Here are a few data points from the Civil War era for travel times and logistics as mentioned in William Tecumseh Sherman: In the Service of My Country: A Life by James Lee McDonough. Previous post mentioned some data points for compensation of senior army generals and housing costs.
In 1836, when Sherman started classes at West Point, he took a stagecoach for the trip. The journey from Zanesville, Ohio to Washington was three days, traveling night and day. Each stagecoach’s was loaded with nine passages on the inside and perhaps three or four on the roof of the coach.
A quick check on Google maps shows this journey is 345 miles on the modern I-70 and I-68. A trip that took three days and nights, say 72 hours, back in 1836 can now be completed in 5 hours 40 minutes, say just over 6 hours adding in a refueling stop.
That is a drop in travel time by a factor of 12, or a reduction of 92%.
In July 1846, company F of Third Artillery, with young first lieutenant Sherman aboard, sailed from the East Coast to California. They sailed around the Cape Horn. The company consisted of 5 officers and 113 enlisted men. The ship stopped in Rio de Janeiro for re-provisioning.
They started the journey on July 14, 1846. The ship left Rio on September 21. Passage around the Cape was very difficult, the worst transit the experienced captain had ever seen. They stopped at Valparaiso 64 days later. In January 1847 they arrived at Monterey California.
It took about seven months to make the trip. They sailed 24,000 miles to move 2,000 miles west.
In January 1850 he made a return trip from California to Washington. This time he took a steamship to Central America, crossed the Isthmus by boat and mule, completing the journey by steamship from the East Coast of Central America to Washington. This trip took about one month.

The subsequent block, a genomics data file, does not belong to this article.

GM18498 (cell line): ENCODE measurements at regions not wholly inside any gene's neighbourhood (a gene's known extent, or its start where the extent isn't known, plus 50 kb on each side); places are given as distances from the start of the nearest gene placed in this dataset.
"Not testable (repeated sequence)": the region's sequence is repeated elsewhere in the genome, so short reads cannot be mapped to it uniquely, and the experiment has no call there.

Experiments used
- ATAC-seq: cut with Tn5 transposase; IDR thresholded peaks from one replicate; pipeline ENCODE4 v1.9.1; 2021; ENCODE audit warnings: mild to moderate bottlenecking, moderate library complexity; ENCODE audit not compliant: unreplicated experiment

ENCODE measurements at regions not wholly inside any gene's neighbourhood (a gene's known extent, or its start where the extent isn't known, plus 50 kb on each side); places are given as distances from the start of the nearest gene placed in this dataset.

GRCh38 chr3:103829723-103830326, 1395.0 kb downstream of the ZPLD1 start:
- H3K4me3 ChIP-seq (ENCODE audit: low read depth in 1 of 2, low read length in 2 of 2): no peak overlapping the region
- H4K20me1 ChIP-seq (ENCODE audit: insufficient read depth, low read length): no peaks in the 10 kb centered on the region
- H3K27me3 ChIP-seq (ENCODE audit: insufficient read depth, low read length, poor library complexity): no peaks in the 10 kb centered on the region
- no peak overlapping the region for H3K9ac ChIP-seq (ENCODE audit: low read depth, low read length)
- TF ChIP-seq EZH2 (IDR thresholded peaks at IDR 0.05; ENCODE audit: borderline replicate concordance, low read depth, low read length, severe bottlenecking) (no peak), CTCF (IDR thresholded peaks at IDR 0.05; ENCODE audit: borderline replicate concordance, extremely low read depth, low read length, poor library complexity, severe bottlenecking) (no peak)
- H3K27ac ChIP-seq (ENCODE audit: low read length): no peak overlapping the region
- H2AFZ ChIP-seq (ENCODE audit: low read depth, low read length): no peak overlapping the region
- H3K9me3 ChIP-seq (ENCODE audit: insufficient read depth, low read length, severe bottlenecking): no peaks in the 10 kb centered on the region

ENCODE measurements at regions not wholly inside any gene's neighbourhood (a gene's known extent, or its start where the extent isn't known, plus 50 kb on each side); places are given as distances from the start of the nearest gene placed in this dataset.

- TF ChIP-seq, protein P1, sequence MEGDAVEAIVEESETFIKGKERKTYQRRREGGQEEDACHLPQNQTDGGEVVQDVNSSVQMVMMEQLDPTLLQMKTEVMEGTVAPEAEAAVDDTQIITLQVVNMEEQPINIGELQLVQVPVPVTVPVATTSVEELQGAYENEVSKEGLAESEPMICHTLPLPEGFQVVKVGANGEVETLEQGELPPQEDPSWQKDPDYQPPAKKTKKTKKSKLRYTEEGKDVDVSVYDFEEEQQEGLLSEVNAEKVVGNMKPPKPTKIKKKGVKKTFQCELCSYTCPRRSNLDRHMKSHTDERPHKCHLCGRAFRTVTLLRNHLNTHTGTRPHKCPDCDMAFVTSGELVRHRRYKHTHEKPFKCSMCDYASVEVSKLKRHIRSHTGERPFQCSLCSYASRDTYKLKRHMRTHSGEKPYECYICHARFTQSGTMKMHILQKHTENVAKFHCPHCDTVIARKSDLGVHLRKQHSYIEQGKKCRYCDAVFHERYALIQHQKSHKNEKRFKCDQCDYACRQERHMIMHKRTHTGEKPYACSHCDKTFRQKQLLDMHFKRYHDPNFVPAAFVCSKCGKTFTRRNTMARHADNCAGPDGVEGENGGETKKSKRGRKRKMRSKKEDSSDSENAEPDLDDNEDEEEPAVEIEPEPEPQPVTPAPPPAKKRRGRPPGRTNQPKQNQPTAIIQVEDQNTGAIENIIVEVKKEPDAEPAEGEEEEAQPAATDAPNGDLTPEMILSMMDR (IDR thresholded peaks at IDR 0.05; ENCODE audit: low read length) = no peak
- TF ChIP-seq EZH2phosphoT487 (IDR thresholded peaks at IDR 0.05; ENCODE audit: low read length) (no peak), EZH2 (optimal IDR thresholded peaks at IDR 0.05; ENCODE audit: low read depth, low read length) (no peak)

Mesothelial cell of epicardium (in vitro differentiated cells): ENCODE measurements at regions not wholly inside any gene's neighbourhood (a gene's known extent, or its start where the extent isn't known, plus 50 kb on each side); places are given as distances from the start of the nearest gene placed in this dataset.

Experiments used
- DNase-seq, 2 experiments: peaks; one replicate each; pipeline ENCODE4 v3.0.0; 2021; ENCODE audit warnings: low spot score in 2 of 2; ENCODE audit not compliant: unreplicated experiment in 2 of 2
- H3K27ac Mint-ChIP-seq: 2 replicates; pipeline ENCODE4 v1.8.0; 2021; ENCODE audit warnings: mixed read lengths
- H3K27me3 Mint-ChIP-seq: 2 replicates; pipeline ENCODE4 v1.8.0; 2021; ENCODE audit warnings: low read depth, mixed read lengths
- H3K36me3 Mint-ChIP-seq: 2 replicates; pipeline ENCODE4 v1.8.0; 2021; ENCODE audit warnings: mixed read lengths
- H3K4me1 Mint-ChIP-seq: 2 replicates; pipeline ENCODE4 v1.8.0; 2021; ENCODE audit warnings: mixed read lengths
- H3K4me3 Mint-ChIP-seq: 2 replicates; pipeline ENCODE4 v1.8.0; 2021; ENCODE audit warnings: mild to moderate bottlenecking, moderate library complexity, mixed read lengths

For this trip he escorted two young ladies, aged 11 and 13, of a wealthy Californian to Georgetown College for their education. Look at the way money was transferred at that time: To pay for the daughter’s passage, their college education, and their living expenses while in college, the mother gave Sherman a bag of gold dust for him to carry to the East Coast. That was the best and easiest and fastest way to get money across the continent.
Pages 465 and 466 provide a quantified data point for the logistical needs of an army with 98,797 soldiers. Timing is the advance on Atlanta. Sherman calculated the army needed to get 130 rail cars of supplies a day, each one holding 10 tons. Here is the math on that:
- 130 cars per day
- 10 tons each
- 1,300 tons per day
- 9,100 tons per week
- 18,200,000 pounds per week
That did not include any of the hay needed for the horses and mules and only 5 pounds of grain for each of the animals. For reference point, a horse needed 20 pounds of food and forage per day and each soldier needed 2 pounds of food per day.
Available at the start of the campaign were 600 rail cars pulled by 60 locomotives. He wanted to have on hand 1,000 rail cars and 100 locomotives. That’s the volume of transport needed for a 350 mile long supply line for a 100,000 strong army on the attack.